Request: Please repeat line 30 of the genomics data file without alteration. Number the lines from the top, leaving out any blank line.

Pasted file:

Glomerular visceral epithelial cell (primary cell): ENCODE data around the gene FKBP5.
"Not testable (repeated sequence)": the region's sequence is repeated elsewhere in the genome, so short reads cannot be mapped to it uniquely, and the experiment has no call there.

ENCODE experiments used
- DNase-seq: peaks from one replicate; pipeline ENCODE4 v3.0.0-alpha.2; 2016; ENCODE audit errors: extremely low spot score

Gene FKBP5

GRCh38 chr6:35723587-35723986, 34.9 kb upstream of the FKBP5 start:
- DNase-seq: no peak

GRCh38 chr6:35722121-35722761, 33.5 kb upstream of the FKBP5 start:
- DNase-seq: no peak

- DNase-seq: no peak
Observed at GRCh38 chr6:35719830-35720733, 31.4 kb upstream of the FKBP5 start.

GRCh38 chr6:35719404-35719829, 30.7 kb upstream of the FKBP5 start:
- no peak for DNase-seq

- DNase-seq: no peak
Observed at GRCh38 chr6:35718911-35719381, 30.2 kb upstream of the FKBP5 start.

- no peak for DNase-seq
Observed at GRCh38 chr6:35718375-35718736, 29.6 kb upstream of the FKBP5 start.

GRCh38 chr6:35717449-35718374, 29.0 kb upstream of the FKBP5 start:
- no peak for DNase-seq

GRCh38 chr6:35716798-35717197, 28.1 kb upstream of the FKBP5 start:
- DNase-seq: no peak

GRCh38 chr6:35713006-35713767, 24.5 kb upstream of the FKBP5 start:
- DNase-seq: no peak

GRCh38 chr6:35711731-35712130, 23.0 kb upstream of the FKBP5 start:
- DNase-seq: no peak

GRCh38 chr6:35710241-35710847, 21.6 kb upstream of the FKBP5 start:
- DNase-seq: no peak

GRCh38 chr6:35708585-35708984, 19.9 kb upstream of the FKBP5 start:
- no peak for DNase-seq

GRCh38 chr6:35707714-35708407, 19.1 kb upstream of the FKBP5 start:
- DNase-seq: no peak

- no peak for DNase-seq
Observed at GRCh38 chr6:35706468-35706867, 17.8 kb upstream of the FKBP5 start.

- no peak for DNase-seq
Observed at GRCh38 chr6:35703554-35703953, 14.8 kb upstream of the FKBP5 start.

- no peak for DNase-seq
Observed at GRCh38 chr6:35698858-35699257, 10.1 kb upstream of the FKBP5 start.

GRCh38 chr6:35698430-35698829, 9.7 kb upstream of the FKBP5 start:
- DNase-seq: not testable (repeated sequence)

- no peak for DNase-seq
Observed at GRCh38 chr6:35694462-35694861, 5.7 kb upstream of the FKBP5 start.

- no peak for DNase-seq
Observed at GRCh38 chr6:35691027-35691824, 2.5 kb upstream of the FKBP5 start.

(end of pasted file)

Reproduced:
GRCh38 chr6:35707714-35708407, 19.1 kb upstream of the FKBP5 start: